Here at the Zoo, we pride ourselves in providing a safe haven for many endangered species. In celebration of Endangered Species Day (May 20), we’re giving you a closer look at some of the threatened animals that call the Zoo home and the work that we’re doing to help their counterparts in their natural range.
Native to Kenya, this species of antelope is critically endangered due to habitat loss and poaching. In late 2020, we welcomed our first-ever Eastern bongos to the Zoo: now-6-year-old male Sebastian and now-4-year-old female Clover. This pair was matched by the Association of Zoos and Aquariums’ Species Survival Plan (SSP). SSPs manage the populations of animals within AZA-accredited zoos to ensure healthy, genetically diverse groups. Clover and Sebastian welcomed a bouncing baby bongo in 2021 – and again in 2022! We hope to continue welcoming calves in order to boost their population.
The United States’ most endangered bird lives at the Zoo in a behind-the-scenes habitat. The Florida grasshopper sparrow first arrived at the Zoo in September 2019 after we recognized the need to keep these uniquely Floridian birds in our state and join the breeding program for these sparrows. This species is only found in a few areas in Central and South Florida and has lost approximately 85% of its natural habitat to agriculture. As of 2021, just over 100 members of their species were detected in their natural range. Fortunately, your Zoo is breeding this endangered species. Several chicks have hatched already this year, all of which will be released into their natural range to boost the population of their species.
Our Sea Turtle Healing Center cares for sick and injured sea turtles found along the nearby coast. The majority of patients that come into the rehabilitation facility are juvenile green sea turtles. It may be hard to believe that this species is endangered as we’ve already treated over 60 individuals so far this year! Their main threats include boat strikes, plastics in the ocean, injuries from fishing gear like line and hooks, climate change and poaching. Along with other rehabilitation centers in coastal communities around the world, our Healing Center provides the rest, medicine and food needed to nurse these turtles back to health with the hope of returning them to the water.
The main threats to these majestic animals are poaching, climate change, habitat loss and competition with livestock. With just around 3,000 Grévy’s zebras left in their natural range, the work that organizations like Grévy’s Zebra Trust do to protect this species is paramount to their survival. Here at the Zoo, we are thrilled to soon welcome our first-ever baby zebras! Two of our females, Iggy and Lauren, are pregnant and expecting offspring in the near future. Our three female zebras were matched to breed with male Bakari as part of the SSP for this species, which is especially important for the endangered Grévy’s zebra.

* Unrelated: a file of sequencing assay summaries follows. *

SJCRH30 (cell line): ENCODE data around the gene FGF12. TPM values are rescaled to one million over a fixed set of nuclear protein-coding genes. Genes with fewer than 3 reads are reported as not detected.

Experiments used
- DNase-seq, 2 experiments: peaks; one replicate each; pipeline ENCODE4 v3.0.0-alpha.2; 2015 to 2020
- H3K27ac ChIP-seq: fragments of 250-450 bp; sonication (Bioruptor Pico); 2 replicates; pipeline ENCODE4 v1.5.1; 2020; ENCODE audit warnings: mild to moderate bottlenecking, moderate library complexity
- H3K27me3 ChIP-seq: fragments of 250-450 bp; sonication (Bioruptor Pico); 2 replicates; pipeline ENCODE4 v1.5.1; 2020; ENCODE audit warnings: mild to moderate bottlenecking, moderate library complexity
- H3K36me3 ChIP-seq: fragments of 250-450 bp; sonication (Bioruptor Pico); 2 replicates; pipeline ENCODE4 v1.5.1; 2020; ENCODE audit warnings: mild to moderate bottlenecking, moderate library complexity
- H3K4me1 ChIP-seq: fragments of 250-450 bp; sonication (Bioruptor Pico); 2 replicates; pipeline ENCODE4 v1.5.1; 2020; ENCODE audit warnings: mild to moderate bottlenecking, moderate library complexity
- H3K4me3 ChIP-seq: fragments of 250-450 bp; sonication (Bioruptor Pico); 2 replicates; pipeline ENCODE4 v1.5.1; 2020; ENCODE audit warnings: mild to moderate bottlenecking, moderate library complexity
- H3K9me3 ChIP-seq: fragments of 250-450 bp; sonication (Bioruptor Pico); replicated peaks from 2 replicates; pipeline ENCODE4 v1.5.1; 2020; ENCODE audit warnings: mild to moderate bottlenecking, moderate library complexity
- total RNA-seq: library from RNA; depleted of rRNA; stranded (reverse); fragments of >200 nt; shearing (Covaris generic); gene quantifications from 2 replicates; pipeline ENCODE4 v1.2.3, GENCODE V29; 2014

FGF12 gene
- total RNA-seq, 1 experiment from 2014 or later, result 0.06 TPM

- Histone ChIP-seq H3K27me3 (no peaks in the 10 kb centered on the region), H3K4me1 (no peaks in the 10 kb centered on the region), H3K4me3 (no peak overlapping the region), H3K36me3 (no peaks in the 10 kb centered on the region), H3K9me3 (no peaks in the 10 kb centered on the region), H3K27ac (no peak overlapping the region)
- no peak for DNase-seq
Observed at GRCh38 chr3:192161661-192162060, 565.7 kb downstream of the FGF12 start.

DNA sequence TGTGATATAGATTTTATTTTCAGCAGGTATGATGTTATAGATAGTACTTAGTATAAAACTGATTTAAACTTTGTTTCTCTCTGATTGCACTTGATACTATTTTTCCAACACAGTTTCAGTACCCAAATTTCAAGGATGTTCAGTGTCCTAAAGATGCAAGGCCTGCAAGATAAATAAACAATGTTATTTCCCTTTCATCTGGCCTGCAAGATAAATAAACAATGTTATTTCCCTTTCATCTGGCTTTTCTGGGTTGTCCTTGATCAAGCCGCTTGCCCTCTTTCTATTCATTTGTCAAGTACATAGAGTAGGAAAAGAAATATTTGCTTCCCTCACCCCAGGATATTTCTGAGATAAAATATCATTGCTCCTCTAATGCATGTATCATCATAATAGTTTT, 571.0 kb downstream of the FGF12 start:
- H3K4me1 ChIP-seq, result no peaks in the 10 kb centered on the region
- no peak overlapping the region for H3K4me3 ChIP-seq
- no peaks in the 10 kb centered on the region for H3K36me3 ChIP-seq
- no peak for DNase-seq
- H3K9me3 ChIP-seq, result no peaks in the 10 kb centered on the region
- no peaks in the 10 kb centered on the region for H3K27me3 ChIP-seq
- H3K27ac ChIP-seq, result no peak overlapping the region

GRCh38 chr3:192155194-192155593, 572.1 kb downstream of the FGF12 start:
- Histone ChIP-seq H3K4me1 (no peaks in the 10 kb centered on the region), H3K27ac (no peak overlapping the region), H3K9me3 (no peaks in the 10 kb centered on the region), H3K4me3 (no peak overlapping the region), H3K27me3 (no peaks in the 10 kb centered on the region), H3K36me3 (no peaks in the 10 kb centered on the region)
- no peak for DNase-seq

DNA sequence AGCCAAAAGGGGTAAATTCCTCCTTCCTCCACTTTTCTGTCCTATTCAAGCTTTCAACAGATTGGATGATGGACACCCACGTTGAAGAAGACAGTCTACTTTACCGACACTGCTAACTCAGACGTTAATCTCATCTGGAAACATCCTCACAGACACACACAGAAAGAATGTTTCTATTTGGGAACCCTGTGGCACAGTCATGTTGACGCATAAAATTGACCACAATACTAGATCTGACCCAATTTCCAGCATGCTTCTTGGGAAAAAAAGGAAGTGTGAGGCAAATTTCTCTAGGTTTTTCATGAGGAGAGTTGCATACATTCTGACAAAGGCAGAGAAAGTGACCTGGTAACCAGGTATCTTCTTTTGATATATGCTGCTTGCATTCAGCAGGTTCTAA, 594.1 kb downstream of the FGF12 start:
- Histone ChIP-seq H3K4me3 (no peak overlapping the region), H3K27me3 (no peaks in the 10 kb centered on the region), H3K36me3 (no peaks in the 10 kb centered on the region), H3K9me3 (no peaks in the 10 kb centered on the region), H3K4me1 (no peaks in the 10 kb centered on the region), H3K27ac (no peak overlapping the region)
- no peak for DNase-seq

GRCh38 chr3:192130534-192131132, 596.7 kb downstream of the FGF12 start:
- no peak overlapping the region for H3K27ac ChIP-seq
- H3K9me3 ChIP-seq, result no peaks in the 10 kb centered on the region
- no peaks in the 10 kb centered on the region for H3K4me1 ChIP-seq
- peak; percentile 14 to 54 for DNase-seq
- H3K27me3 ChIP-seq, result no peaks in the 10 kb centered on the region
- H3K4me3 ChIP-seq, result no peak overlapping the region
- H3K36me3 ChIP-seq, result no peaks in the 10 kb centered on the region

These tiny dune-dwellers are found only on a small island between Florida and Alabama and are integral to their ecosystem. Here at the Zoo, we have developed a breeding program for Perdido Key beach mice, and we’ve had success returning the individuals born at our Zoo to their natural habitat. In fact, just this year, we successfully bred this species and welcomed 20 pups into the world! These younglings and their parents provide a safeguard for their species in their natural range.
As seed dispersers, these striking birds are an important part of the ecology of their native forests. The wrinkled hornbill is endangered due to habitat loss. In the past, we have supported Borneo Nature Foundation‘s efforts to survey the Rungan Forest of Indonesia through our Quarters for Conservation program. The Foundation’s surveys are a critical step in protecting and restoring this habitat for hornbills, orangutans and other species teetering on the edge of extinction. In addition, we are home to a breeding pair of wrinkled hornbills: Morticia and Gomez. This pair, who have had multiple chicks together, are helping to boost the population of this important species.
While we realize it can be upsetting to learn about animal populations that are threatened with extinction, it’s important to find out what you (and local zoos, aquariums and other organizations) can do to help.
It’s up to all of us to create a better future for wildlife. Consider donating to a nonprofit organization that works to help animals, volunteering to help us restore the Indian River Lagoon, seeking out eco-friendly cleaning products, cutting back on single-use plastics or just visiting the Zoo and supporting our conservation programs.
Brevard Zoo is an independent, not-for-profit organization that receives no recurring government funding for our operating costs. Your generous support enables us to continue to serve our community and continue our vital animal wellness, education and conservation programs.